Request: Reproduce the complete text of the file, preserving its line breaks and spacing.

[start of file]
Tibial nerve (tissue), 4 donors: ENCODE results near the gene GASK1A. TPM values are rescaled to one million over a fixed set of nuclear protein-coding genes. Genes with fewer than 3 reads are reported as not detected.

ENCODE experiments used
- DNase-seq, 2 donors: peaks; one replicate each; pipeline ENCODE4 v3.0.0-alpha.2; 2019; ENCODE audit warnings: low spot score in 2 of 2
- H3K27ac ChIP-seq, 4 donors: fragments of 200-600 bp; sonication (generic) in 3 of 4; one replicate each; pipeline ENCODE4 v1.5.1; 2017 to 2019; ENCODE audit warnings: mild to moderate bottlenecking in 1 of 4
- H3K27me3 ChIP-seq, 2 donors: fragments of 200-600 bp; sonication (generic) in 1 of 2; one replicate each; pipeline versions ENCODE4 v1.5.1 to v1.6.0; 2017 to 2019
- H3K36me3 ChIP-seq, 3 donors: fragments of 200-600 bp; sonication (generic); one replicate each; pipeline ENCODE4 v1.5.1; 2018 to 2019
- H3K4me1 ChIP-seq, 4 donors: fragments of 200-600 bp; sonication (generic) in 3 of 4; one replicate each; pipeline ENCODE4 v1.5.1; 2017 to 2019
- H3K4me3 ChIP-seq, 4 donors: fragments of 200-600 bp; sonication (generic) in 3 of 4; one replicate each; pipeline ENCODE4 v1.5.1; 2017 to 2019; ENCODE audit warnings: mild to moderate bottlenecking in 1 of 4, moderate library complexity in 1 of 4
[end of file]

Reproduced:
Tibial nerve (tissue), 4 donors: ENCODE results near the gene GASK1A. TPM values are rescaled to one million over a fixed set of nuclear protein-coding genes. Genes with fewer than 3 reads are reported as not detected.

ENCODE experiments used
- DNase-seq, 2 donors: peaks; one replicate each; pipeline ENCODE4 v3.0.0-alpha.2; 2019; ENCODE audit warnings: low spot score in 2 of 2
- H3K27ac ChIP-seq, 4 donors: fragments of 200-600 bp; sonication (generic) in 3 of 4; one replicate each; pipeline ENCODE4 v1.5.1; 2017 to 2019; ENCODE audit warnings: mild to moderate bottlenecking in 1 of 4
- H3K27me3 ChIP-seq, 2 donors: fragments of 200-600 bp; sonication (generic) in 1 of 2; one replicate each; pipeline versions ENCODE4 v1.5.1 to v1.6.0; 2017 to 2019
- H3K36me3 ChIP-seq, 3 donors: fragments of 200-600 bp; sonication (generic); one replicate each; pipeline ENCODE4 v1.5.1; 2018 to 2019
- H3K4me1 ChIP-seq, 4 donors: fragments of 200-600 bp; sonication (generic) in 3 of 4; one replicate each; pipeline ENCODE4 v1.5.1; 2017 to 2019
- H3K4me3 ChIP-seq, 4 donors: fragments of 200-600 bp; sonication (generic) in 3 of 4; one replicate each; pipeline ENCODE4 v1.5.1; 2017 to 2019; ENCODE audit warnings: mild to moderate bottlenecking in 1 of 4, moderate library complexity in 1 of 4